So let’s take things back to a couple of weeks ago… It was a Friday and we had our appointment at 3.30pm to get my husband’s semen results. Already I knew something wasn’t right because they had called him to come in to ‘discuss’ – usually if it’s all good they will just tell you that it’s looking good over the phone. Anyway I went to work and for pretty much the whole day I was having anxiety attacks. But the thing is I wasn’t worried about the results – I was worried about my husband and in my mind I kept playing the scene where he gets the bad news and I thought how am I going to be able to be there for him ENOUGH for him not to internalise this. I worried about him and for him as a man, as a Nigerian man but also just as my husband receiving not so good news. I am not even joking when I say I had to keep going to the toilet at work just to do breathing exercises so I didn’t self-combust. Eventually, the closer it got to 3.30pm my anxiety had calmed down and I was in strong supportive wifey-mode at this point and I met him at the surgery.

I tried not to make a huge fuss about it in case he was worried but while we were waiting to be seen, I just said to him “Whatever the results babe, it doesn’t matter. We are going to be parents and I would hate for you to internalise any part of this process because we have many options ahead of us. It doesn’t matter what we hear today, what matters is KNOWING what is available to us and what to do next.” My husband, being the chilled guy that he is, was like “I am not even worried… I have dealt with devasting news before (when his kidneys failed at 22) and I was in it alone, this time I’m not on my own and I am more emotionally evolved. I am not internalising this at all.” I know my husband and one might think oh maybe he was putting a brave face on but I felt it in him – he had a real acceptance of the dissonance that can happen between one’s physiology and one’s own vision of how it should be. And to be honest, at the very beginning of this process, the gynae had said that having been on dialysis for over 10years now, it is likely that his sperm will have been affected by this over time. Anything that affects the general health or natural functioning of the body can affect sperm quality. Just a quick one on dialysis – what my husband has is Renal failure which is when one or both your kidney fails i.e. stops working completely. In my husband’s case both his kidneys failed when he was 22 and at the time he didn’t really know what was going on but he wasn’t feeling well and he went to see a doctor and his BP was incredibly high and they were shocked he was still conscious. So when your kidneys don’t work properly you have to have dialysis a certain number of times every week; which involves being attached to a machine to remove waste products and excess fluid from the blood. You are connected to the machine via 2 needles linked to 2 tubes; one to take the blood out of the body into the machine and the other to bring the clean blood back into the body. Because Afro-Carribean people generally do not donate their organs, my husband has been on the waiting list for a kidney transplant for about 8 years because he has the rare blood type that is commonly found in Afro-Carribean people.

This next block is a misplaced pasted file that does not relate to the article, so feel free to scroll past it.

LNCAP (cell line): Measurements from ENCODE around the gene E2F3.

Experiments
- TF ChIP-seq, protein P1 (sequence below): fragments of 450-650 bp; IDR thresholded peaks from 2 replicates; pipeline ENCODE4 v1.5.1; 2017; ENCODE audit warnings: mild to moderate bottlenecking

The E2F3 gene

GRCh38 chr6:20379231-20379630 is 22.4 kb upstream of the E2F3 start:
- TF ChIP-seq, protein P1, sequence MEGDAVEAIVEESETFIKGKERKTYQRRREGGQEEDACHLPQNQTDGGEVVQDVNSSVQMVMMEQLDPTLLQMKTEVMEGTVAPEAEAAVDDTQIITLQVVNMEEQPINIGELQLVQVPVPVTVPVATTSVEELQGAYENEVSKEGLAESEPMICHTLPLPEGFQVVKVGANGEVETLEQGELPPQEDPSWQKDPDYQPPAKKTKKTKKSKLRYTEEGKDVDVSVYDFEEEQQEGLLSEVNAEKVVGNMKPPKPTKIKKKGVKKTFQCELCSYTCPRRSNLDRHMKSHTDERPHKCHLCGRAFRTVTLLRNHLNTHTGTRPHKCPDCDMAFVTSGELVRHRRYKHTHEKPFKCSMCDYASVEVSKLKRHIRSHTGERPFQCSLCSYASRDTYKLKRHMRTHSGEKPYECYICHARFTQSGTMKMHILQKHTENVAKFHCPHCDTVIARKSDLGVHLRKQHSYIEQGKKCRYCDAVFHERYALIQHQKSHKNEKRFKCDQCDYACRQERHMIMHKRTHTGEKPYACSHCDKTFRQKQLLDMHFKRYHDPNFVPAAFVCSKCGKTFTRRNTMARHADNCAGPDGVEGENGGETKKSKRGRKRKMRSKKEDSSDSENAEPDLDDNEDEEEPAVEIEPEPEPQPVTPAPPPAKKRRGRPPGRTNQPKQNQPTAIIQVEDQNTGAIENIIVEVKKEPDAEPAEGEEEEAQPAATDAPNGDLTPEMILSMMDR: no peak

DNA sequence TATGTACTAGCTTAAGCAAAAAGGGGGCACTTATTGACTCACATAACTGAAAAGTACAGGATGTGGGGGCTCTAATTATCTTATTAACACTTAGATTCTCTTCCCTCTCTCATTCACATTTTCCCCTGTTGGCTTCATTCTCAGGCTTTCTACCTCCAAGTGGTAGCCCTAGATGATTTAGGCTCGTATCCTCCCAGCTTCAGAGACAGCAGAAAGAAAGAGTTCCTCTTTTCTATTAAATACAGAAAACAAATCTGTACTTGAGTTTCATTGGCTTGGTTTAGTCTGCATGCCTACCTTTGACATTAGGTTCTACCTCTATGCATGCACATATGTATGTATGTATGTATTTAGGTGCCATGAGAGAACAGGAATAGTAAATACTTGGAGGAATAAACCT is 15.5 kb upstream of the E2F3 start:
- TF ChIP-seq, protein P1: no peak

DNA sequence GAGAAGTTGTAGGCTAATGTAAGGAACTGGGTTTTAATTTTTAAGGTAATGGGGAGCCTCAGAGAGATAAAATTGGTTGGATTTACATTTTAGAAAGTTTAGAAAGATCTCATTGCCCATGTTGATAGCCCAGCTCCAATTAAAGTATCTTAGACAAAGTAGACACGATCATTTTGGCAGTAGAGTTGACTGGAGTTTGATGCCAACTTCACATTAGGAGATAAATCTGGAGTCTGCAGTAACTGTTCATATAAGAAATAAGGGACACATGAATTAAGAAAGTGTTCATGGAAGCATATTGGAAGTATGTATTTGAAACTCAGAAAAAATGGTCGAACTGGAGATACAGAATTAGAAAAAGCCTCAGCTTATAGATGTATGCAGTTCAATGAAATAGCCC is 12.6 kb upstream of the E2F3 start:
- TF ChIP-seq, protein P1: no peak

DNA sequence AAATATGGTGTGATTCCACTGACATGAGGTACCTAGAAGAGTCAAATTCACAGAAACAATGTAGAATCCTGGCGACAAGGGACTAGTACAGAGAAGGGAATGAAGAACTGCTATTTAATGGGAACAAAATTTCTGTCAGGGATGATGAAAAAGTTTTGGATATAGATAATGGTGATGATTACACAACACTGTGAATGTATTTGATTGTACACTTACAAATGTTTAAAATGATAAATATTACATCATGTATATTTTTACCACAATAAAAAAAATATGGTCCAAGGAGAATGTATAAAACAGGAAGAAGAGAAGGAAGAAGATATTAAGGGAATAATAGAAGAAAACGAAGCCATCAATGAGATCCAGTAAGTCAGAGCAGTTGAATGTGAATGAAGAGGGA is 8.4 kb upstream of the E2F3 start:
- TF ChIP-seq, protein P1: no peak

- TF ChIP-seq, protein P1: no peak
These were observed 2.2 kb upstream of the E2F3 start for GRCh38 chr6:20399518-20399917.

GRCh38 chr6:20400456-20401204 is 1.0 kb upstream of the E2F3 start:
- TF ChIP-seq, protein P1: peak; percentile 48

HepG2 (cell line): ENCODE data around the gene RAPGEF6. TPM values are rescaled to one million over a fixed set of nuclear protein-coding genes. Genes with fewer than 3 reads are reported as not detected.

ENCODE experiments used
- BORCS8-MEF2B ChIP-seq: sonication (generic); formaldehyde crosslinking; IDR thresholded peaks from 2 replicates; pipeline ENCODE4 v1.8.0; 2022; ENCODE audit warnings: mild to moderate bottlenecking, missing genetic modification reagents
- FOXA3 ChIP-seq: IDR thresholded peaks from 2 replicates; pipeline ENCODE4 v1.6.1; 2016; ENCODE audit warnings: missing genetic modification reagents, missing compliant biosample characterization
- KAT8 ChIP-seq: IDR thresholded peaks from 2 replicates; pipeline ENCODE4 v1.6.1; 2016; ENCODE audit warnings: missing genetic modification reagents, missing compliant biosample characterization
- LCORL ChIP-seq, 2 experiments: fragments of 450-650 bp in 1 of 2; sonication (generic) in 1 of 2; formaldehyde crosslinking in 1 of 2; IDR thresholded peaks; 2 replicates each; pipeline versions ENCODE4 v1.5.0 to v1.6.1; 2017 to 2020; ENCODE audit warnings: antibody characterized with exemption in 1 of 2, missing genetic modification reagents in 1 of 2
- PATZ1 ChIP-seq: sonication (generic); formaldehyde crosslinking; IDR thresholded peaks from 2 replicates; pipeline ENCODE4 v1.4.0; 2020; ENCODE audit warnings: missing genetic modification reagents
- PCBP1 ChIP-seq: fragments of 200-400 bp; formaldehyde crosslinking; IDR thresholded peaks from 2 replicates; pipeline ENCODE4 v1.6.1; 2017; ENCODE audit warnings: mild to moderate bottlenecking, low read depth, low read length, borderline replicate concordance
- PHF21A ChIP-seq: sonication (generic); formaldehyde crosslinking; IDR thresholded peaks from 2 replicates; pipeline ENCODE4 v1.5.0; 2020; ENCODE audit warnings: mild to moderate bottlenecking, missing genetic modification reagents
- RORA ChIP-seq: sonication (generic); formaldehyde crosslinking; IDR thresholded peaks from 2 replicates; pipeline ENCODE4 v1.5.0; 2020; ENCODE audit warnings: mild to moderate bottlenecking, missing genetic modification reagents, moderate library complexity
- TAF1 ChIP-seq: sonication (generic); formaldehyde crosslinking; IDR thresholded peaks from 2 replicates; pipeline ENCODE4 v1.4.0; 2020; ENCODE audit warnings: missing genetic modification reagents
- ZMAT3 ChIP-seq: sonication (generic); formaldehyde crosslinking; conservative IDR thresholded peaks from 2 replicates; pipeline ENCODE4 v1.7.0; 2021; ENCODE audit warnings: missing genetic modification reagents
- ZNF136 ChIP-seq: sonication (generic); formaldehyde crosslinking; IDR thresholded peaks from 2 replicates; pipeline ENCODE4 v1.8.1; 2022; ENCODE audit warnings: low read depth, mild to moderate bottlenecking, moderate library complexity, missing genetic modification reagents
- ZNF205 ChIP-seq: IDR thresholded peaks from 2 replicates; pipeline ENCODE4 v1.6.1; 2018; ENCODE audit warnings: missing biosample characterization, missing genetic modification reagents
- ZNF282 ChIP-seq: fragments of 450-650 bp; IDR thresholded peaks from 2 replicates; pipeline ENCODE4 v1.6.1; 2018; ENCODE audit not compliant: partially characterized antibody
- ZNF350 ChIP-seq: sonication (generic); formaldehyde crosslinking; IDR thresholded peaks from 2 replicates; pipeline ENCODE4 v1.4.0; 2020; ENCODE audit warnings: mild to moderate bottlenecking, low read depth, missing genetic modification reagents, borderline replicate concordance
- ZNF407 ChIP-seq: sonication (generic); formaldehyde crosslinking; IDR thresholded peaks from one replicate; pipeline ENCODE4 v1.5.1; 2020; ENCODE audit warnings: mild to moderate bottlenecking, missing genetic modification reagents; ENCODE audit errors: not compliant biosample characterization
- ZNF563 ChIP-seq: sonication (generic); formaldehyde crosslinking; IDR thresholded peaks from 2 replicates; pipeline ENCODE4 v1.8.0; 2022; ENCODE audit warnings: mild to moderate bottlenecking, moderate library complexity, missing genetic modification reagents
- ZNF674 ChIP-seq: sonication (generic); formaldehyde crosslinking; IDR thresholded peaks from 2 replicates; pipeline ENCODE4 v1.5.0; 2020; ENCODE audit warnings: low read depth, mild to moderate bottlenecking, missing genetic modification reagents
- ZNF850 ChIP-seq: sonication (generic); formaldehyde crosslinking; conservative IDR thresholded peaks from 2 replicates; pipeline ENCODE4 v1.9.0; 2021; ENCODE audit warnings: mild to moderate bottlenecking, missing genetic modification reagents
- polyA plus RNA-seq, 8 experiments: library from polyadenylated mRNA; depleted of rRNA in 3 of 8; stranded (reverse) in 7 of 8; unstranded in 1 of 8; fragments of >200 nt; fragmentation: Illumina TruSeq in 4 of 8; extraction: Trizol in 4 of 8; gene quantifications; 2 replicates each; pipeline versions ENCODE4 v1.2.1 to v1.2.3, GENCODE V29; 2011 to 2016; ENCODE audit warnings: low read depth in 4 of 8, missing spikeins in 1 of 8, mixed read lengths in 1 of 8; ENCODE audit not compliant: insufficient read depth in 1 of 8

Studies looking at the sperm of men receiving dialysis treatment do show that many men have reduced sperm counts, and the sperm that are present are underactive. This seems to be due to failure of the sperm to develop in the testicle. Sometimes there is associated testosterone deficiency, but it is not clear from research whether testosterone treatment restores the numbers and function of sperm in men with kidney failure. After successful kidney transplantation, sperm numbers generally rise and there are reports of men who were infertile whilst on dialysis fathering children after transplantation. (© National Kidney Federation). So a huge part of me, although I hadn’t even looked this up at the time, wasn’t entirely shocked by the results because I mean 10 years of anything will have an effect on someone’s physiology. The GP basically explained to us (what most studies which I have now read up on say) that my husband’s sperm count was low and the motility (movement) wasn’t great either and that this significantly reduces our treatment option down to IVF. My husband did have some good sperm in there, what they call ‘progressive’ sperm and with IVF they would only pick the best sperm out of the lot to use for fertilisation with my eggs. Not long after seeing the GP we also saw the gynae who reiterated the meaning of the results but he said something that gave us so much hope… he said “The reason you haven’t fallen pregnant is because you haven’t been exposed to (healthy) sperm and since we pick the best with IVF for fertilisation, I don’t see any reason why the embryo would not embed itself in your uterus once we put it in the right place – because you have no underlying condition that might affect that process. So the chances for successful IVF are very good in your case.” It was so good to hear this but of course we know we have to maintain a level head because as we all know it is not always successful. I should add at this point that I had another transvaginal scan that did not show anything this time and whatever they saw last time was gone (YAY!). It is most likely that it was a collapsed follicle before my period.